The final leg of our recent trip was through Outback New South Wales. After driving across the Simpson Desert, exploring the Oodnadatta Track, and taking a look around Innamincka, we welcomed a change of pace. For years I’d been fascinated from afar by towns such as Broken Hill and Bourke and was keen to see them for myself.
Entering Outback New South Wales
After leaving Cameron Corner we headed towards Tibooburra. Keen for a pub meal on a rather chilly night, we decided against camping in the surrounding National Park and headed into town. After being unsuccessful finding accomodation in town we elected to keep driving south. We regret not having more time to explore the area as the town was full of character and we’d heard great things about the National Parks nearby. It’s certainly on the list to visit again.
As the night rolled in and we realised we wouldn’t reach Broken Hill by a reasonable hour, we had to consider our alternatives. Using the WikiCamps app we came across the Milparinka Hotel. The historic town of Milparinka is being restored by volunteers, similar to the project at Farina. A gravel camping area is available, complete with fire pits. Otherwise, camping is allowed down by the creek behind the pub. We elected to camp on the creek – yes, in the tent – and were one of only two couples camping the night we were there. We did indulge in a pub meal that night in front of their open fireplace. While the bar area has an atmosphere typical of any country pub, the dining area is nicely restored.
Exploring Broken Hill
We made it to Broken Hill the following day. Spending some time in a larger town was our chance to relax and catch up on mundane activities like laundry and car maintenance. We stayed at the Presbytery Outback Church Stay on AirBnB – a very cosy place to call home for a few nights. It’s also only a short walk from the iconic 1950’s style Bell’s Milk Bar.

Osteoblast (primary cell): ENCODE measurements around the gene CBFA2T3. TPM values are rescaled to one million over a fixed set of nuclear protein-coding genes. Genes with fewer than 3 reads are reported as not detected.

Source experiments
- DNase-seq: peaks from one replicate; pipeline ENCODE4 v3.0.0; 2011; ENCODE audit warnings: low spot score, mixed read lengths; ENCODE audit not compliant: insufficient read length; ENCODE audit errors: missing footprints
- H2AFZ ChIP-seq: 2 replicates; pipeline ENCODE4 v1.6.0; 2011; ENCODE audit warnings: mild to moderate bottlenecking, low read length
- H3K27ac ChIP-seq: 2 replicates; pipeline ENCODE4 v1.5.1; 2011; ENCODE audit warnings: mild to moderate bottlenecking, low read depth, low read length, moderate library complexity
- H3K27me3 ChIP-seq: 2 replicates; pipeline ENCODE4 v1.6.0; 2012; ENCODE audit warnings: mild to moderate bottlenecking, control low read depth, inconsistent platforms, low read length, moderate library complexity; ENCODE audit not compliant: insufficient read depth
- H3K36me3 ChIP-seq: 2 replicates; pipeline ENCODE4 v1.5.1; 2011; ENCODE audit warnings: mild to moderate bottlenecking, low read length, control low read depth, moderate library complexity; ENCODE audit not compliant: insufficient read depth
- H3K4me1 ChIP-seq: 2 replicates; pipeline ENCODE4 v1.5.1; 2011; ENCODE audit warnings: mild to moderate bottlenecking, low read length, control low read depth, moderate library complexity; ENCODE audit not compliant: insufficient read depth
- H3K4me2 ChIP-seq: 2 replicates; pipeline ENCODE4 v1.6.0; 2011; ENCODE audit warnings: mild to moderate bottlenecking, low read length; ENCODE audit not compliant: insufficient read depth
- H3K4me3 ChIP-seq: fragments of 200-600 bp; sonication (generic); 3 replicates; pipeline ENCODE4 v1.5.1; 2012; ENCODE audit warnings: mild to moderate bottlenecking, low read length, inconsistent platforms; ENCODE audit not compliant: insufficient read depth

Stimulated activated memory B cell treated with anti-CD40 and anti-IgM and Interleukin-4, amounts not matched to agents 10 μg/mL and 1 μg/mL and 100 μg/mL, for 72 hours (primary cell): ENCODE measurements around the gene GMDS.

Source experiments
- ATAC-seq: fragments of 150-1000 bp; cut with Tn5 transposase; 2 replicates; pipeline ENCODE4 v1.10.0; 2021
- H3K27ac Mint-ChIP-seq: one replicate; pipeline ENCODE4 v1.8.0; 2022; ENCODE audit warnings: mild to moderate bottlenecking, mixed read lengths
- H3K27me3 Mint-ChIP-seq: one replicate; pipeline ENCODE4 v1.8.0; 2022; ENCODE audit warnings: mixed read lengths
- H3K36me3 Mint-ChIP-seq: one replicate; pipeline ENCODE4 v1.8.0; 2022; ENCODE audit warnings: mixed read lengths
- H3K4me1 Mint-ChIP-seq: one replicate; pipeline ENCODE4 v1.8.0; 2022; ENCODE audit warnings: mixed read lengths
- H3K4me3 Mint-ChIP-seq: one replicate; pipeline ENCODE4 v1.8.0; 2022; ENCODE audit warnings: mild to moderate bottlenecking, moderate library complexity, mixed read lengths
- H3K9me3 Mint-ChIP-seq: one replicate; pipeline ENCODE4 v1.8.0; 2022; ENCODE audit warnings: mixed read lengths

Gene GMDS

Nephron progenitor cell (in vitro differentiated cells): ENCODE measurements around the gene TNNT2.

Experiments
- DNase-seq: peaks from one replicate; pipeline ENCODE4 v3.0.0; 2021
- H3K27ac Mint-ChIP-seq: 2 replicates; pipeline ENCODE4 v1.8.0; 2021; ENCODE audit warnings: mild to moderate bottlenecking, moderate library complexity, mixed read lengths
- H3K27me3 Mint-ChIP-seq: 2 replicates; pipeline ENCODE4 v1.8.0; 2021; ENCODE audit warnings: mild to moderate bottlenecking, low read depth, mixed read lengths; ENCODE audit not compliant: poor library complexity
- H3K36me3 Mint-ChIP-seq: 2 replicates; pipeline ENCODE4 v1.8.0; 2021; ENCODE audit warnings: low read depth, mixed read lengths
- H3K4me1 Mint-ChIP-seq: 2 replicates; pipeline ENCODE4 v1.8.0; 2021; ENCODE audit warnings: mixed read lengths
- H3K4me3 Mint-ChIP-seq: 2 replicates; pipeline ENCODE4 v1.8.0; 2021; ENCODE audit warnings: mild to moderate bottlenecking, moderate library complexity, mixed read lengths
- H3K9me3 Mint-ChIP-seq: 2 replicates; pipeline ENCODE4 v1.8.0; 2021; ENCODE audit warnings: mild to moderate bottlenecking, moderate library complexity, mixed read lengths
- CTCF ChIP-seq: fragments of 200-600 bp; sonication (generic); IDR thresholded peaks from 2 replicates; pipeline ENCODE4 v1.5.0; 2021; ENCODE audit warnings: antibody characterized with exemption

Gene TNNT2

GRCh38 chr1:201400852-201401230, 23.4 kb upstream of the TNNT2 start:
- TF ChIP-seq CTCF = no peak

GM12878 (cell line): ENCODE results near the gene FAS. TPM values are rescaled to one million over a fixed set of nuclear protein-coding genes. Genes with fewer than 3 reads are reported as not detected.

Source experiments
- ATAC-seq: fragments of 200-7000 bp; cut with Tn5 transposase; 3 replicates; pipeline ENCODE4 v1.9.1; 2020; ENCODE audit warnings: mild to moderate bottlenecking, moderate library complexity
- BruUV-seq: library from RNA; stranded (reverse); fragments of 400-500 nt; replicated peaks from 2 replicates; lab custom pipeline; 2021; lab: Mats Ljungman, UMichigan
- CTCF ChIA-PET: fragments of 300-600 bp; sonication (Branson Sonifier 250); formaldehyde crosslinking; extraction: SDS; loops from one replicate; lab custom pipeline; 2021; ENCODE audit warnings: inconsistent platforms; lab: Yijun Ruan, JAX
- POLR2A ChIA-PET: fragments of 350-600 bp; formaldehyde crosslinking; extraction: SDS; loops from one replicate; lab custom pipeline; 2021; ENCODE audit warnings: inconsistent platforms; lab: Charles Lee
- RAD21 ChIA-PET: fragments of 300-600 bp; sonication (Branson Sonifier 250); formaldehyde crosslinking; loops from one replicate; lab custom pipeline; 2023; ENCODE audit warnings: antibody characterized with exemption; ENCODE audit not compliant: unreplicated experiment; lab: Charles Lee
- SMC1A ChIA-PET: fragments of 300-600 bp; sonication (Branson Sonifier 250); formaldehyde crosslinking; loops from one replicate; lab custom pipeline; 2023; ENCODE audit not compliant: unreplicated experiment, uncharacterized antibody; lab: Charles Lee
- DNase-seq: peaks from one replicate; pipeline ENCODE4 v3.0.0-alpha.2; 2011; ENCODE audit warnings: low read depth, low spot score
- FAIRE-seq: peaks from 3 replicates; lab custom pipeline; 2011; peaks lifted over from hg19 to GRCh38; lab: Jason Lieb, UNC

The Living Desert and Sculptures were every bit as special as I’d expected them to be. Having seen many photos of the Sculptures prior to heading off on this trip it was one of our “must do” destinations. We arrived at sunset to a large crowd all hoping to snap a photo of the iconic site at the perfect time of day. Despite crowds not being our thing, we’d still recommend a quick visit to this spot if you’re passing through the area.
We also took the time to do a tour of the Royal Flying Doctors Base. Learning about the history and present-day activities of the organisation was enlightening. We are certainly grateful we have such a service in this large and often remote country of ours.
After camp cooking for a couple weeks we were keen for a “fancy” dinner. We dined at Silvers Restaurant inside the Junction Hotel. Don’t be put off by the country pub exterior if you’re looking for a nice meal. Our evening here gave the high-end Brisbane restaurants a run for their money on food, ambiance and service! It was a truly enjoyable night out.
I’m sure a trip to Broken Hill wouldn’t be complete without taking a detour to Silverton. Despite being known for the various movies and commercials filmed there – most notably Mad Max – the little town has a lot more to offer. From the historic buildings, to the art galleries, or even the horses and donkeys roaming freely through the town, there is something here for everyone.
If you make the drive across to Silverton from Broken Hill we’d recommend the Daydream Mine Tour. We tossed up whether or not we thought it’d be worth going to, but we weren’t disappointed. It was incredible hearing about the conditions of the miners who worked here while it was operational. It really opened our eyes to how much occupational health & safety laws have changed for the better! Finishing the tour with fresh scones and a cuppa was a nice touch, too.
The Darling River Run